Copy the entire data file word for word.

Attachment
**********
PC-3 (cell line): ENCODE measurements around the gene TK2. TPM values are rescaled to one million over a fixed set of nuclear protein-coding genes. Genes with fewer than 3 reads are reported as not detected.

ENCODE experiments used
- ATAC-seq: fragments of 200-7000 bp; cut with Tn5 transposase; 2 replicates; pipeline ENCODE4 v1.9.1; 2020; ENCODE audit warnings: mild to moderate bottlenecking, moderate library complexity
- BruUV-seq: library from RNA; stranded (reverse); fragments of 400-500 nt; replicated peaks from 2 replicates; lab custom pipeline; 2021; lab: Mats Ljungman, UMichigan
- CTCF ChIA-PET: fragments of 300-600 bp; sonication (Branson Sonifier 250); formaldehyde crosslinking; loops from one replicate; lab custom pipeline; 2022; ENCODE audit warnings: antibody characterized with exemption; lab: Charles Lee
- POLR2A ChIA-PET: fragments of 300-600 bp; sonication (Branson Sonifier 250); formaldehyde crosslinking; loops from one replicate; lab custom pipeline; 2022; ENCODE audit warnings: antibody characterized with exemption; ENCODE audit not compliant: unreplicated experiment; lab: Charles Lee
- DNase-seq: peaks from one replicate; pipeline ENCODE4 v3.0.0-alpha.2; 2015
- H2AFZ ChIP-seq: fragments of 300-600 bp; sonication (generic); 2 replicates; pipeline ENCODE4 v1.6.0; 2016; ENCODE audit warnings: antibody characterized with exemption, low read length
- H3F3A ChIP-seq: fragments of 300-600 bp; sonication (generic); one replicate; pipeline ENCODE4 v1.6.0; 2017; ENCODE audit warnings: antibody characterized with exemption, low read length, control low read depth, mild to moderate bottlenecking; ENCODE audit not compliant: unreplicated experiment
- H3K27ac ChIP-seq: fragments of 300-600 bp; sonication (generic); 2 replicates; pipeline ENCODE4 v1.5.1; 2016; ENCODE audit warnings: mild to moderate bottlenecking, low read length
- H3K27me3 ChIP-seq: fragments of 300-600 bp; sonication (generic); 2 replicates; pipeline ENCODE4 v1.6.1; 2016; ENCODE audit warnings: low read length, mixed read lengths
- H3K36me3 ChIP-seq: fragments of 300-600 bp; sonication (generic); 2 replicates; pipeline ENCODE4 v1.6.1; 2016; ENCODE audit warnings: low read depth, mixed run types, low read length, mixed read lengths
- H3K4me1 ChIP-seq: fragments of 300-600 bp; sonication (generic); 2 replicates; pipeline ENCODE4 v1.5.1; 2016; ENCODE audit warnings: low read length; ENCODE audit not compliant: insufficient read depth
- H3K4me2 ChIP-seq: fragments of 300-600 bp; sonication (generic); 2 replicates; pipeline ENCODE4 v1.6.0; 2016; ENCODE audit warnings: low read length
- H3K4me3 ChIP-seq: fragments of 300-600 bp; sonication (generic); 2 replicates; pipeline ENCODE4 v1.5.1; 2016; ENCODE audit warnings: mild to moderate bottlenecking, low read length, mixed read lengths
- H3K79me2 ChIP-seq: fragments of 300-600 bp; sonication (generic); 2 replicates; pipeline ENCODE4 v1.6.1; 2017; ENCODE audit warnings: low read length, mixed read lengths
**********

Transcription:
PC-3 (cell line): ENCODE measurements around the gene TK2. TPM values are rescaled to one million over a fixed set of nuclear protein-coding genes. Genes with fewer than 3 reads are reported as not detected.

ENCODE experiments used
- ATAC-seq: fragments of 200-7000 bp; cut with Tn5 transposase; 2 replicates; pipeline ENCODE4 v1.9.1; 2020; ENCODE audit warnings: mild to moderate bottlenecking, moderate library complexity
- BruUV-seq: library from RNA; stranded (reverse); fragments of 400-500 nt; replicated peaks from 2 replicates; lab custom pipeline; 2021; lab: Mats Ljungman, UMichigan
- CTCF ChIA-PET: fragments of 300-600 bp; sonication (Branson Sonifier 250); formaldehyde crosslinking; loops from one replicate; lab custom pipeline; 2022; ENCODE audit warnings: antibody characterized with exemption; lab: Charles Lee
- POLR2A ChIA-PET: fragments of 300-600 bp; sonication (Branson Sonifier 250); formaldehyde crosslinking; loops from one replicate; lab custom pipeline; 2022; ENCODE audit warnings: antibody characterized with exemption; ENCODE audit not compliant: unreplicated experiment; lab: Charles Lee
- DNase-seq: peaks from one replicate; pipeline ENCODE4 v3.0.0-alpha.2; 2015
- H2AFZ ChIP-seq: fragments of 300-600 bp; sonication (generic); 2 replicates; pipeline ENCODE4 v1.6.0; 2016; ENCODE audit warnings: antibody characterized with exemption, low read length
- H3F3A ChIP-seq: fragments of 300-600 bp; sonication (generic); one replicate; pipeline ENCODE4 v1.6.0; 2017; ENCODE audit warnings: antibody characterized with exemption, low read length, control low read depth, mild to moderate bottlenecking; ENCODE audit not compliant: unreplicated experiment
- H3K27ac ChIP-seq: fragments of 300-600 bp; sonication (generic); 2 replicates; pipeline ENCODE4 v1.5.1; 2016; ENCODE audit warnings: mild to moderate bottlenecking, low read length
- H3K27me3 ChIP-seq: fragments of 300-600 bp; sonication (generic); 2 replicates; pipeline ENCODE4 v1.6.1; 2016; ENCODE audit warnings: low read length, mixed read lengths
- H3K36me3 ChIP-seq: fragments of 300-600 bp; sonication (generic); 2 replicates; pipeline ENCODE4 v1.6.1; 2016; ENCODE audit warnings: low read depth, mixed run types, low read length, mixed read lengths
- H3K4me1 ChIP-seq: fragments of 300-600 bp; sonication (generic); 2 replicates; pipeline ENCODE4 v1.5.1; 2016; ENCODE audit warnings: low read length; ENCODE audit not compliant: insufficient read depth
- H3K4me2 ChIP-seq: fragments of 300-600 bp; sonication (generic); 2 replicates; pipeline ENCODE4 v1.6.0; 2016; ENCODE audit warnings: low read length
- H3K4me3 ChIP-seq: fragments of 300-600 bp; sonication (generic); 2 replicates; pipeline ENCODE4 v1.5.1; 2016; ENCODE audit warnings: mild to moderate bottlenecking, low read length, mixed read lengths
- H3K79me2 ChIP-seq: fragments of 300-600 bp; sonication (generic); 2 replicates; pipeline ENCODE4 v1.6.1; 2017; ENCODE audit warnings: low read length, mixed read lengths